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A semi-woody plant, producing stout, pithy, rather herbaceous, grooved stems 4 to 8 ft high, from a woody root-stock; they die back to ground-level during the winter, and are replaced by a fresh crop the following year. Leaves trifoliolate; leaflets 11⁄2 to 2 in. long, one-third as much wide, becoming smaller towards the upper part of the stem, the centre one longer-stalked than the side ones, oval or oval-lanceolate, coated beneath, especially on the midrib, with appressed greyish hairs. Racemes numerous, up to 6 in. long, produced from the leaf-axils of the upper part and at the end of the shoot, the whole constituting a loose panicle 2 to 21⁄2 ft in length. Each flower is 1⁄2 to 5⁄8 in. long, pea-shaped, rosy-purple. Calyx 1⁄4 in. long, covered with greyish hairs, and divided half-way down into five awl-shaped teeth. Pods ovate, flat, silky, 1⁄3 in. long. Bot. Mag., t. 6602.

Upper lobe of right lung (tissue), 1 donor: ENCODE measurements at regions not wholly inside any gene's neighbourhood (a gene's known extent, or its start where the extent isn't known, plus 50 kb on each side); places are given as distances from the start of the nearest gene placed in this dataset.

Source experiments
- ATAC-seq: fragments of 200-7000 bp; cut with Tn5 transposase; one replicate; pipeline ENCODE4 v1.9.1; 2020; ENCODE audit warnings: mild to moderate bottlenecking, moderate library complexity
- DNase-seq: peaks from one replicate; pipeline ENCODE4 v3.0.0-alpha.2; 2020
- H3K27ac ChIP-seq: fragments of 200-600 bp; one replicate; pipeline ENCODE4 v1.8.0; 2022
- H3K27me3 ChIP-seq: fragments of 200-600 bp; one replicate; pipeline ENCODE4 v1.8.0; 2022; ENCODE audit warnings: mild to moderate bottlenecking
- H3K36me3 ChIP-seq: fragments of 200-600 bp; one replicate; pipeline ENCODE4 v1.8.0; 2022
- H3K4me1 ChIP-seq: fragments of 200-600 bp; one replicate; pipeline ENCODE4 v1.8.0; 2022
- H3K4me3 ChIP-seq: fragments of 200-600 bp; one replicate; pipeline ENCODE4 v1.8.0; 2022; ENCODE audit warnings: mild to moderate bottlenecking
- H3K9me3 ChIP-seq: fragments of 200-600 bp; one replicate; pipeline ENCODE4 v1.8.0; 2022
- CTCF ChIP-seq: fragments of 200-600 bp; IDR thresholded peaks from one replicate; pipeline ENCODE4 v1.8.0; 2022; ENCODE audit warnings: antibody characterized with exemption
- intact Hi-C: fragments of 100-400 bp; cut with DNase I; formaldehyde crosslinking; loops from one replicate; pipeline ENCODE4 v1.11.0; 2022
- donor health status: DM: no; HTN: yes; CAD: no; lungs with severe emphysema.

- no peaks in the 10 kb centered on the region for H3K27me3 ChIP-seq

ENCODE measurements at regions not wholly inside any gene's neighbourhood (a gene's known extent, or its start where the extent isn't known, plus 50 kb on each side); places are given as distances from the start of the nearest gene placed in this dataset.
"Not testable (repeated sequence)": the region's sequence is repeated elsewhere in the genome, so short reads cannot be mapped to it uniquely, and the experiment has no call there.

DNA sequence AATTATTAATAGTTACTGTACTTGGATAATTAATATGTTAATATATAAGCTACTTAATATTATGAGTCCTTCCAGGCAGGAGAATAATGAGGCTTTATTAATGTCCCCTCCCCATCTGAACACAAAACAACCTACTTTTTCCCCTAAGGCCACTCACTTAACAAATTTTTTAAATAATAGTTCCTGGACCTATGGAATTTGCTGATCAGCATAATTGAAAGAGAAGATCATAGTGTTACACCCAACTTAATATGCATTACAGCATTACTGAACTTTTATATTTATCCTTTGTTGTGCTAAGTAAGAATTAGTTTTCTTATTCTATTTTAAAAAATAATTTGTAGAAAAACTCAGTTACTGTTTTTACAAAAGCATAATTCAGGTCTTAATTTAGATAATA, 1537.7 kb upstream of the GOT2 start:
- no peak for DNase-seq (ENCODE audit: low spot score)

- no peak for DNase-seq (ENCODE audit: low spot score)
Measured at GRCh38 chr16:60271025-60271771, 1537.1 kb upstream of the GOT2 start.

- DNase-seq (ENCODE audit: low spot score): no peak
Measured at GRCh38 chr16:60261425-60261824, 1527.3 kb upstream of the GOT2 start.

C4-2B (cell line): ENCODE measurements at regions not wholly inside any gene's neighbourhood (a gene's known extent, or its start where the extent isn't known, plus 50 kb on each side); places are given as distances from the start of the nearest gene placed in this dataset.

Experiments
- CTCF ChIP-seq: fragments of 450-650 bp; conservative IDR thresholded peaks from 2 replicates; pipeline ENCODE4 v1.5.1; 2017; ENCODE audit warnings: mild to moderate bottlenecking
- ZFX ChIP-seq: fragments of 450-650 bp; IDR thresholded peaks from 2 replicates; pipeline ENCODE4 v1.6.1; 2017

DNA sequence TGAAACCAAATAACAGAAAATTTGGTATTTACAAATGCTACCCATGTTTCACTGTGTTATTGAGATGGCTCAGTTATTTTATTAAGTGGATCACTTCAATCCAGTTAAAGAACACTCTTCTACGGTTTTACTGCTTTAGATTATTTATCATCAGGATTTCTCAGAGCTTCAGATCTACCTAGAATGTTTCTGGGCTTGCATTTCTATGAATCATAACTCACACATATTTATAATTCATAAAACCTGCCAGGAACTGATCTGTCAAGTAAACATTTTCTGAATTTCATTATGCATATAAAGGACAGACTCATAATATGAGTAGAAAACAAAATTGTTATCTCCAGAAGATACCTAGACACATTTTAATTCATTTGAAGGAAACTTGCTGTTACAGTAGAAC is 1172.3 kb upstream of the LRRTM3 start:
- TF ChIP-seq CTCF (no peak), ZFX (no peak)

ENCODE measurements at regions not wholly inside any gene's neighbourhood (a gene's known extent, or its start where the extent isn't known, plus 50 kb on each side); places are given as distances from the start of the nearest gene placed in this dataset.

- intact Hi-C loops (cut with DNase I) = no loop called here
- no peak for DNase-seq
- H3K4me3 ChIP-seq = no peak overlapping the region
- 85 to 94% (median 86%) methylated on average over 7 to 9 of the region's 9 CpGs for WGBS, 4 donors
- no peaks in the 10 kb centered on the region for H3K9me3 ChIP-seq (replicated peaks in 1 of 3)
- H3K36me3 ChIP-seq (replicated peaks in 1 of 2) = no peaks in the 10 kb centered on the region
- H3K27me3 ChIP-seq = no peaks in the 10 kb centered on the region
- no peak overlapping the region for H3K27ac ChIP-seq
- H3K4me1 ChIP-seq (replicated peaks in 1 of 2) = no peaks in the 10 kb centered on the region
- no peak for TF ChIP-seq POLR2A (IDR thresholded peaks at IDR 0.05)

Native of N. China and Japan; introduced to Europe about 1837, by Siebold. Although strictly speaking it is scarcely a shrub, it is shrub-like. It is a plant with a luxuriant annual growth of great elegance and beauty, although, flowering late in the season, it does not always reach its best before the frost comes. This is more especially the case after dull wet summers. It starts to flower in September. A single fully grown plant will form a mass 10 ft or more across, the outer stems arching outwards. It is not suitable for planting by itself in large groups in conspicuous places, as it starts into growth late in the season and is still bare of leaf when most other shrubs are in their full spring greenery. The old dead stems must be cut away in spring. Propagated by pulling or chopping the root-stock into the smaller pieces about April. Pieces small enough, with root attached, may be potted and placed in a house where there is bottom-heat.
L. japonica Bailey L. bicolor var. alba Bean; L. bicolor var. intermedia f. albiflora Matsum. – Closely allied to L. thunbergii but with white flowers and leaves with appressed silky hairs on the upper surface. Not known in the wild and considered by Ohwi (Flora of Japan, 1965) to be a cultivar of L. thunbergii – cv. ‘Albiflora’.